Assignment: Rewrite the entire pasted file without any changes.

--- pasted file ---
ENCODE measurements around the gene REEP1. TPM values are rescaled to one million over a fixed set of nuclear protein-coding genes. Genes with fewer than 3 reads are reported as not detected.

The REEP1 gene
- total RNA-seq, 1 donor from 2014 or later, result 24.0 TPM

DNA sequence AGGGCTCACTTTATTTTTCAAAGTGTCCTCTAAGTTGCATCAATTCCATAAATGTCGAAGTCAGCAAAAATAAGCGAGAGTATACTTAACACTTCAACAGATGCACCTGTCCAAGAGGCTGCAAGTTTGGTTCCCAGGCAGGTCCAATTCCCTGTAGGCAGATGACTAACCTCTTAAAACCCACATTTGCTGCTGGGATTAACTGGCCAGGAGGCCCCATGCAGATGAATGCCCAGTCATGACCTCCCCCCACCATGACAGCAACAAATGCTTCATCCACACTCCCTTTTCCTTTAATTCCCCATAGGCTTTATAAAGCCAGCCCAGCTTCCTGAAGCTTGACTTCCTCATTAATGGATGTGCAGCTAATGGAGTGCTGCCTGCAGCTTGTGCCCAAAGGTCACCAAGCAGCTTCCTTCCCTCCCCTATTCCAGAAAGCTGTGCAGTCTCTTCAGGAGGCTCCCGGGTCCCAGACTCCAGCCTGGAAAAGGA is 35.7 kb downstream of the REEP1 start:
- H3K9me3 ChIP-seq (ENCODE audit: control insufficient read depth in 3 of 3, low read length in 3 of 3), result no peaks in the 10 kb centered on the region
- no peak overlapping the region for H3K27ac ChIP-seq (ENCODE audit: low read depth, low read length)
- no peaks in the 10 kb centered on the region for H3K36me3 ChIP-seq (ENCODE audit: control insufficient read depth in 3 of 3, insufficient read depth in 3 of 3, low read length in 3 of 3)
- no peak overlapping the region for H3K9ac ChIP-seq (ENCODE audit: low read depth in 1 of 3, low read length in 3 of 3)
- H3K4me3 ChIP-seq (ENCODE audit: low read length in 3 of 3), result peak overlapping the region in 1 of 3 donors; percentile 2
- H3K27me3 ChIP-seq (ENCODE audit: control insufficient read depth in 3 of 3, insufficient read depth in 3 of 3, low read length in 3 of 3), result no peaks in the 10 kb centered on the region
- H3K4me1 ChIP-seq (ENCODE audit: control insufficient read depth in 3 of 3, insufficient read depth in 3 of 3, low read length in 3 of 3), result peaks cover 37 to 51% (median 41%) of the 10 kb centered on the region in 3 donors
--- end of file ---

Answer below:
ENCODE measurements around the gene REEP1. TPM values are rescaled to one million over a fixed set of nuclear protein-coding genes. Genes with fewer than 3 reads are reported as not detected.

The REEP1 gene
- total RNA-seq, 1 donor from 2014 or later, result 24.0 TPM

DNA sequence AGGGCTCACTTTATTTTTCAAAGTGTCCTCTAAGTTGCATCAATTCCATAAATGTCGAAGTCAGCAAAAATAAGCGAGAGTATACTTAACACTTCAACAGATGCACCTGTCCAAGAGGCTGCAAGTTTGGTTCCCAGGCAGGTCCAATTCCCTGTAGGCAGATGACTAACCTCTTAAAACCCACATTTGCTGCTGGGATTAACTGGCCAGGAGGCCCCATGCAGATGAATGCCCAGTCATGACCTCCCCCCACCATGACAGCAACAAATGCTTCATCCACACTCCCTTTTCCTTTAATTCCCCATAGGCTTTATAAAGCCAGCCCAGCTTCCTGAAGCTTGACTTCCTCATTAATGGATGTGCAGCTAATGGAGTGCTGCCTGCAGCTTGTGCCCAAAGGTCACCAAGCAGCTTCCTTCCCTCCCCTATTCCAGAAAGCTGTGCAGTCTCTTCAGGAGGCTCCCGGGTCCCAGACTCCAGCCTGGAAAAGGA is 35.7 kb downstream of the REEP1 start:
- H3K9me3 ChIP-seq (ENCODE audit: control insufficient read depth in 3 of 3, low read length in 3 of 3), result no peaks in the 10 kb centered on the region
- no peak overlapping the region for H3K27ac ChIP-seq (ENCODE audit: low read depth, low read length)
- no peaks in the 10 kb centered on the region for H3K36me3 ChIP-seq (ENCODE audit: control insufficient read depth in 3 of 3, insufficient read depth in 3 of 3, low read length in 3 of 3)
- no peak overlapping the region for H3K9ac ChIP-seq (ENCODE audit: low read depth in 1 of 3, low read length in 3 of 3)
- H3K4me3 ChIP-seq (ENCODE audit: low read length in 3 of 3), result peak overlapping the region in 1 of 3 donors; percentile 2
- H3K27me3 ChIP-seq (ENCODE audit: control insufficient read depth in 3 of 3, insufficient read depth in 3 of 3, low read length in 3 of 3), result no peaks in the 10 kb centered on the region
- H3K4me1 ChIP-seq (ENCODE audit: control insufficient read depth in 3 of 3, insufficient read depth in 3 of 3, low read length in 3 of 3), result peaks cover 37 to 51% (median 41%) of the 10 kb centered on the region in 3 donors